p.s. I should clarify the EV calculation. You need a better than 50% probability if 100% of the stake is at risk, but not if you are limiting the exposure of the stake via timed entries and exits, while building your odds of being long at the point an accelerated melt-up comes into play.
    • TC
      Tim C.
      30 January 2021 @ 16:06
      The reason why Robinhood restricted trading is because they had to. NSCC rule 4a requires them to have supplement deposits to cover execution of the ITM 1/29 $GME calls. The value of 1/29 $GME ITM calls was roughly $1.6B (executed at $325). No idea how much of that action RH had, but they needed to be able to cover their SDL obligation at the clearing house (from Friday to Tuesday). There's also other 4a requirements that have to do with "special activity" so I imagine they had to cover that as well. Leading into next Friday, same issue occurs. All depends on where $GME ends up at expiry. Higher it goes, less action RH can take unless they secure a bigger line of credit...
    • JL
      J L.
      30 January 2021 @ 18:30
      @ Tim C. Makes sense -- one wonders, then, why Robinhood didn't just explain things clearly, rather than let their reputation get destroyed by the widely held perception they were playing Grima Wormtongue to Citadel's Saruman. That is either an epic, catastrophic fail in the public relations department or they didn't want to encourage the squeeze by giving the Reddit army full confirmation they are breaking the system. The higher the value of GME collateral obligations go, the closer the hedge funds come to getting blown out by their risk managers or brokers...
    • JL
      J L.
      30 January 2021 @ 21:27
      They bought a billboard on Times Square. Very Fight Club. And also more publicity --> more people on the boards --> more firepower... https://nypost.com/2021/01/30/redditors-buy-times-square-billboard-as-gamestop-stock-saga-rages/
    • PC
      Peter C.
      31 January 2021 @ 03:59
      Thanks J L. for all your detailed insights / writing & being open to excellent comments like the clearing house's margin requirements for RH.
    • JL
      J L.
      31 January 2021 @ 14:14
      Jim Bianco on Twitter: "This squeeze does not stop until this short gets covered" https://twitter.com/biancoresearch/status/1355265967463542785?fbclid=IwAR2kG98f0gTH646ZFGUrMDl5WlYar3oI6yKiX8z1RAk_biJLkcs46vQGdhM
    • MC
      Michael C.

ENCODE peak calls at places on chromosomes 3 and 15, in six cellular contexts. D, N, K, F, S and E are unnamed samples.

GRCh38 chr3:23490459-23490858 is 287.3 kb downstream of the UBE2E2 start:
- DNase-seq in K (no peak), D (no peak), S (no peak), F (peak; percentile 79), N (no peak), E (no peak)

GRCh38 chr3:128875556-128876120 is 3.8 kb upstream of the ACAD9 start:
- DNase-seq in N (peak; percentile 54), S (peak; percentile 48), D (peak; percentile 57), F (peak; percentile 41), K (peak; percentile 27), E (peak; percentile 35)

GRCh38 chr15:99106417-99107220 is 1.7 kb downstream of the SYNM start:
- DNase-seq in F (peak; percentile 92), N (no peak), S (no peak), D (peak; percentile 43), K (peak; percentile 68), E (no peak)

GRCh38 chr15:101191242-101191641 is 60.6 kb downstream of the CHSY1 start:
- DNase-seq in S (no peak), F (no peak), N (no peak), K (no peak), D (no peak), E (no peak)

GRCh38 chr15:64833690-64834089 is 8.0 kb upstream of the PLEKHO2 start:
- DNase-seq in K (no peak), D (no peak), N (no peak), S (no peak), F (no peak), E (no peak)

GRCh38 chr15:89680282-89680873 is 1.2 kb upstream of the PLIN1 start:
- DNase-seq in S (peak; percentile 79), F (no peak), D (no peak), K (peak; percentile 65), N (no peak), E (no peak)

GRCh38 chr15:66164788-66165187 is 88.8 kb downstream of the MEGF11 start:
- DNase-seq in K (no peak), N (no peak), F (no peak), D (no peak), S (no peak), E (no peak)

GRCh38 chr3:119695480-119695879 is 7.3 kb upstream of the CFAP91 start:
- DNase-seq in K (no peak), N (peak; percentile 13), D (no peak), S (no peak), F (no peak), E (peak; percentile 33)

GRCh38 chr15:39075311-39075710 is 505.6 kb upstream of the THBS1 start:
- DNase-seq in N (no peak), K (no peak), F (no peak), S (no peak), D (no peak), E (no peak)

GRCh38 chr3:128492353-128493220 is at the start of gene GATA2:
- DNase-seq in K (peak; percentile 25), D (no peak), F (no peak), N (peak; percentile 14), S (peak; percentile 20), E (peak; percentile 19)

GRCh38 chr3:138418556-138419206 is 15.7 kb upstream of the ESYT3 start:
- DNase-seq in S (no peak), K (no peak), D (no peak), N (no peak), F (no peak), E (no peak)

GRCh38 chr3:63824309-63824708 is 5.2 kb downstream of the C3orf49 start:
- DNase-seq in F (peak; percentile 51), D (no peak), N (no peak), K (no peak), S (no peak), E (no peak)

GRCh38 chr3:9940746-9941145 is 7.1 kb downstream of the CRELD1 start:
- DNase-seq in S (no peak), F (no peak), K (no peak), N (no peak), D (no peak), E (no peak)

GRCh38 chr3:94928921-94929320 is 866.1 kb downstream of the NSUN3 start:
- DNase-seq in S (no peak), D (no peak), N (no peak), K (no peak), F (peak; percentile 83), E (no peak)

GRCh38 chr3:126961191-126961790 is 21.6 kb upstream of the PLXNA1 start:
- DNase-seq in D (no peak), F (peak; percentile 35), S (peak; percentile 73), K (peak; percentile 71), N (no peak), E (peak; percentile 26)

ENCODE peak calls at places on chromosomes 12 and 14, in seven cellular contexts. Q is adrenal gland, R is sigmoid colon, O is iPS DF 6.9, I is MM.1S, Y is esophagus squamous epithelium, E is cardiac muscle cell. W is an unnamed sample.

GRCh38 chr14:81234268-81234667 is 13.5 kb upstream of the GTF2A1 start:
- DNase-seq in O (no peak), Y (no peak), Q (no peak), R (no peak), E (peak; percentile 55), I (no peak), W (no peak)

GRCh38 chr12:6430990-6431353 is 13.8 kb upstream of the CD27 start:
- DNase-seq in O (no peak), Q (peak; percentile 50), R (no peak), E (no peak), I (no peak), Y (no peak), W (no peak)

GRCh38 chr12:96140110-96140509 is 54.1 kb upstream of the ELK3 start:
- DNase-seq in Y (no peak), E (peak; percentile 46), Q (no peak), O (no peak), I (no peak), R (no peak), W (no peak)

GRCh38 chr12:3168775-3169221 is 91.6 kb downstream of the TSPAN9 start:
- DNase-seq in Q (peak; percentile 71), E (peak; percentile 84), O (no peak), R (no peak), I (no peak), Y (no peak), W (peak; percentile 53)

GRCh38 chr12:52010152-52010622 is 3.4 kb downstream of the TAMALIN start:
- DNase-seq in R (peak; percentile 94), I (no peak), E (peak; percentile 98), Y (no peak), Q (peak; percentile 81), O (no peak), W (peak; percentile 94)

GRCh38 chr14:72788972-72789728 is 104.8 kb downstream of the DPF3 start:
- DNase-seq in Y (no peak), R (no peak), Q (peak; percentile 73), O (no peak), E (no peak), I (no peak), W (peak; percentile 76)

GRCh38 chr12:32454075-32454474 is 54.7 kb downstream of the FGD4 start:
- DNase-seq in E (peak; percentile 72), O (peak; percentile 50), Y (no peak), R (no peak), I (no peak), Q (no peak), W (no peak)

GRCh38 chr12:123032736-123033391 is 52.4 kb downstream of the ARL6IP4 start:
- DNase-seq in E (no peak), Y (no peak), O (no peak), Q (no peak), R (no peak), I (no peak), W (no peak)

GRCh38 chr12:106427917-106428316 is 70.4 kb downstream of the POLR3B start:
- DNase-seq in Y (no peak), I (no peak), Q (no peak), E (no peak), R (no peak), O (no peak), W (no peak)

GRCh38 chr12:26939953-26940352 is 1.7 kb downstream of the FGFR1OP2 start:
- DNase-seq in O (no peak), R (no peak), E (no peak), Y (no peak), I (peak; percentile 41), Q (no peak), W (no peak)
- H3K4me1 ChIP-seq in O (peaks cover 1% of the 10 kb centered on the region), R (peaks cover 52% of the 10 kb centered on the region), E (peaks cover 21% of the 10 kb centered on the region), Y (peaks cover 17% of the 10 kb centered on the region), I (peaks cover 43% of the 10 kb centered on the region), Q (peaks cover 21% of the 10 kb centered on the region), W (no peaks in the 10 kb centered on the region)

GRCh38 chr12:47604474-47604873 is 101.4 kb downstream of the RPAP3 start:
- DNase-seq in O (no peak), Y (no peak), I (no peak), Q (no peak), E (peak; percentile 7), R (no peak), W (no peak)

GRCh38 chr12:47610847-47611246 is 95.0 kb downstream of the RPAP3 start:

31 January 2021 @ 19:14
      This is first level thinking. See Raoul video 1/31
  • MC
    Michael C.
    31 January 2021 @ 17:16
    Open letter from Valueline WHAT YOU NEED TO KNOW ABOUT THE CURRENT TRADING FRENZY SURROUNDING GAMESTOP AND OTHERS Several stocks, most notably GameStop (GME) and Blackberry (BB), have experienced wild price swings over the past couple of weeks. This volatility is not based on the fundamentals of these issues or on the prospects of their underlying businesses. Instead, the price action stems from a battle between individual investors and hedge funds. Traditionally, such large financial institutions have had the money and influence to move the market, both up and down. Now, with the help of Twitter and social network Reddit, individual investors can collaborate and effectively pool their financial resources to do the same. In regard to GameStop, Blackberry, and many others, there were and are serious concerns in regard to the strength of their underlying businesses. Not surprisingly, many hedge funds established short positions, betting that their stock prices would fall. These situations are commonplace and are part of our financial system. What is uncommon, is what came next. A Reddit community of about three million people banded together and started aggressively buying these equities and related options (to purchase the stocks at a later date at a set price); countless individuals spent hundreds or thousands of dollars each. As the stock prices went up, the hedge funds’ short positions became more and more unprofitable. This triggered a “short squeeze”, as the large financial institutions then bought the stocks to limit their losses, further aiding the price advances. This push and pull has now led to extreme volatility and dangerous investment conditions. It is anyone’s guess how this will all play out. Of course, there will be winners and losers, and the stakes and risks are sky high. At Value Line, we have long recommended good-quality investments that come with risk commensurate with the underlying strengths and weaknesses of the businesses behind the stocks. We don’t encourage or endorse the frantic trading that is now engulfing the market.
  • MC
    Michael C.
    31 January 2021 @ 15:13
    Zerohedge Hedge funds are puking longs to cover short squeeze losses https://www.zerohedge.com/markets/hedge-funds-are-puking-longs-cover-short-squeeze-losses My note: It is naive to think there are not unintended consequences in the RH flash mob's actions and the other hedge funds piling on large short/small float positions held by hedge funds similar to Citron and that the short squeeze is a closed loop system. If this play destabilizes the system (which it does IMO), impacting long only funds, passive investing ETFs forced to sell winners and buy cats and dogs to maintain tracking, etc, pension funds, clearinghouses, brokerages, etc. the powers that be will not stand for this very long. This could be another LTCM event. I would venture Raoul and Julian have either reached out to/been contacted by their GS alumni and other big hitters to discuss concerns and possible outcomes. Yes, the box score shows WSB crowd winning for now but it's like the 3rd inning. I expect the corner to be broken but we'll see in the fullness of time.
    • JF
      Joao F.
      31 January 2021 @ 15:43